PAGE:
Speaking at a recent seminar co-hosted by France’s Ineris* organization and CMR/GexCon**. Benjamin Truchot outlined the use of computational fluid dynamics-based modeling to solve safety challenges. At issue is the use of ‘classical’ 2D ‘phenomenological’ explosion models as opposed to a full 3D/CFD approach. Both methods have their advantages and limits. 2D models may often include more domain knowledge but the 3D approach can provide more insights into specific scenarios—particularly with respect to asset configurations. Both approaches are subject to issues such as the accuracy of the underlying physical models, users’ understanding of the models and code and computational limits.
Henri Tonda described how uses a variety of tools to assess and mitigate risks in both asset design and operations. Modeling has increased in sophistication over the years. Piper Alpha was modeled as a straightforward TNT-like explosion. Today various combinations of gas dispersion, with or without fires are used to investigate interactions between potential leak points and ignition sources such as flares and vents. FPSOs and other assets are designed so that potential fires are controllable. Fire and explosion is the main hazard, causing 30% of all accidents.
Tools such as Phast, Firex and Fred are easy to use and good for multiple simulations but fail if used to model complex configurations and meteorological conditions. Gexcon’s Flacs takes the wind into account—and can give very different results. Tonda described use of 2D/3D modeling to explain why the Girassol FPSO was experiencing frequent gas detections due to tank venting. Gas was being detected on the bridge, alarms were sounding, production halted and crew mustered to safety boats. What was going on? It turned out that Girassol’s designers had used a ‘classical’ tanker design which did not anticipate very low wind speeds. Modeling with Phast concluded that gas from the vent could not reach the process deck. But 2D/3D modeling with Flacs showed the heavy gas pooling at sub 1m/s wind speeds. Various combinations of fans and ducts were modeled before Total settled on a redesigned annular, fan-driven vent which added turbulence and stopped the emergency shut downs.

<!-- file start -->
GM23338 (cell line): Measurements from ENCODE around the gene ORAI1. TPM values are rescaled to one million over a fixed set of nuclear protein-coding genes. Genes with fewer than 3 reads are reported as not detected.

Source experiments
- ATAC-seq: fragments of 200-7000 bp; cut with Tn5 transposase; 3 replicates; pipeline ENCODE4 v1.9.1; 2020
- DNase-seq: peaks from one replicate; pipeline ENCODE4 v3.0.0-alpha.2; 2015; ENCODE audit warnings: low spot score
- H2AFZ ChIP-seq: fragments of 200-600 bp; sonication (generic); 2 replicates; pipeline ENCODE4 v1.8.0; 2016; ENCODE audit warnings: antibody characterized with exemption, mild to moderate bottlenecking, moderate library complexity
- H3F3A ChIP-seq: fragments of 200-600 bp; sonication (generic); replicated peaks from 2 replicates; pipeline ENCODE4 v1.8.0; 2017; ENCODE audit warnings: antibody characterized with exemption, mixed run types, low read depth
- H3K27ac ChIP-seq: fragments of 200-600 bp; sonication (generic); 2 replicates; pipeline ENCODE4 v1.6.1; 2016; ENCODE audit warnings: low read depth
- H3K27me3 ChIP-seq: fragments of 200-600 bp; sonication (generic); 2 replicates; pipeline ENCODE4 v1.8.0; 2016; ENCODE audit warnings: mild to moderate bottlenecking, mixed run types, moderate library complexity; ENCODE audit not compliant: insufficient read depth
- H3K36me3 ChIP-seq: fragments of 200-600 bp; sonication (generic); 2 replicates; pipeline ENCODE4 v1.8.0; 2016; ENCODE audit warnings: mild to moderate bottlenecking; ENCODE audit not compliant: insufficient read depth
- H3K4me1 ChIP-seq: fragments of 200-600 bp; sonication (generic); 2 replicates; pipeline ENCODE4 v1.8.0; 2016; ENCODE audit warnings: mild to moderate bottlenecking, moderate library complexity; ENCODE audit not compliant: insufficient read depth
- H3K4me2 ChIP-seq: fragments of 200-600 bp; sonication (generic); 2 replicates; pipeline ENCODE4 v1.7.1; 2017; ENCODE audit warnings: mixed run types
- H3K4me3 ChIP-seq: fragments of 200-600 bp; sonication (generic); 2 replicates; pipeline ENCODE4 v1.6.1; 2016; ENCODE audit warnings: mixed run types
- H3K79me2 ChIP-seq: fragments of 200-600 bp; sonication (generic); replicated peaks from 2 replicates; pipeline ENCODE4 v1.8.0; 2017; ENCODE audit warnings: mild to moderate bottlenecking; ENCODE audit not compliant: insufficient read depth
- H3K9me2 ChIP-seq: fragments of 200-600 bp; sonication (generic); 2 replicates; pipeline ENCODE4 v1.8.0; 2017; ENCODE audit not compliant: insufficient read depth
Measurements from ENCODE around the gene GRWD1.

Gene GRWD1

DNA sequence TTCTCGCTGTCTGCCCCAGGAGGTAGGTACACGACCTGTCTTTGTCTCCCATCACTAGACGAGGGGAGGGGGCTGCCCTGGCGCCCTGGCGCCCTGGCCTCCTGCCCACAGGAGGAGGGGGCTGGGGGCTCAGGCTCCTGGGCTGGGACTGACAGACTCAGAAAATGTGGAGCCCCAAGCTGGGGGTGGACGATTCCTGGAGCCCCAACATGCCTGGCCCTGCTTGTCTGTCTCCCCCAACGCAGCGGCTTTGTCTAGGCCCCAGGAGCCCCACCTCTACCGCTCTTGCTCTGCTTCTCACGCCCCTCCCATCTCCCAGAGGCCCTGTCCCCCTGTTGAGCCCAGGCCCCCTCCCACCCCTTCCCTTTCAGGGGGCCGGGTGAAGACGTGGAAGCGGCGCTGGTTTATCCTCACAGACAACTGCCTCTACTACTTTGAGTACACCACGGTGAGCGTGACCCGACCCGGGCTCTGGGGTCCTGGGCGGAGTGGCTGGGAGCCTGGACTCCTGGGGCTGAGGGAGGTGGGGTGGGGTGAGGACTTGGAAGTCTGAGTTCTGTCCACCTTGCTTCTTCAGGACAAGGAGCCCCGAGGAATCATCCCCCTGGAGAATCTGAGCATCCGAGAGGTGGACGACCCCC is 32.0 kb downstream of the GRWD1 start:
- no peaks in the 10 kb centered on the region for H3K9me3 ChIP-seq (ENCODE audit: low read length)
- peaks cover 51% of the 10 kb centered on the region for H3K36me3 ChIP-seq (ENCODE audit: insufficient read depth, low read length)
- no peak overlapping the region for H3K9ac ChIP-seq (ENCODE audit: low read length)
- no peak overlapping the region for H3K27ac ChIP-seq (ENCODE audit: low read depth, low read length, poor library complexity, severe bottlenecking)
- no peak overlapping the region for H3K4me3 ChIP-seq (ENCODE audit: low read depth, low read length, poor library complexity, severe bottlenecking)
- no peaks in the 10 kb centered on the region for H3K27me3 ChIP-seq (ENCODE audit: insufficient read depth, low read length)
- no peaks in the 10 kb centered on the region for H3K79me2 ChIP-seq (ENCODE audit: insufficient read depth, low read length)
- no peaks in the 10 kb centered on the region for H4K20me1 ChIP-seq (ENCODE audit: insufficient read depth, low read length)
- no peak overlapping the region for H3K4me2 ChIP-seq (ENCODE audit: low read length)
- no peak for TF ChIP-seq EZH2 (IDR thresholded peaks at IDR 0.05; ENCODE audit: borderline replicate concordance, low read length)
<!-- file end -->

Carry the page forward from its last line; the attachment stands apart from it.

Tonda concluded, ‘2D is not false but incomplete, 3D takes other factors into account like asset geometry, wind speed and deluge efficiency. 3D is key to accurate risk assessment.’ In the Q&A Tonda elaborated that in Norway, there is a push for probabilistic evaluation of explosion risk. But the problem is that risk is not generic but specific to an installation. Events such as an approaching supply boat, newly installed equipment may not be in the probability database. It is important not to extrapolate too far from generic models and perform a rain check against what it on your particular asset—such as where a crane is located. Total currently analyses over 100 potential risks in depth which is ‘both a lot and not enough.’ These focus on risks that could destroy accommodation or other ‘super critical’ cases. More from Ineris.
* National industrial environment and risk body.
** Developer of the Flacs 3D explosion modeling package.
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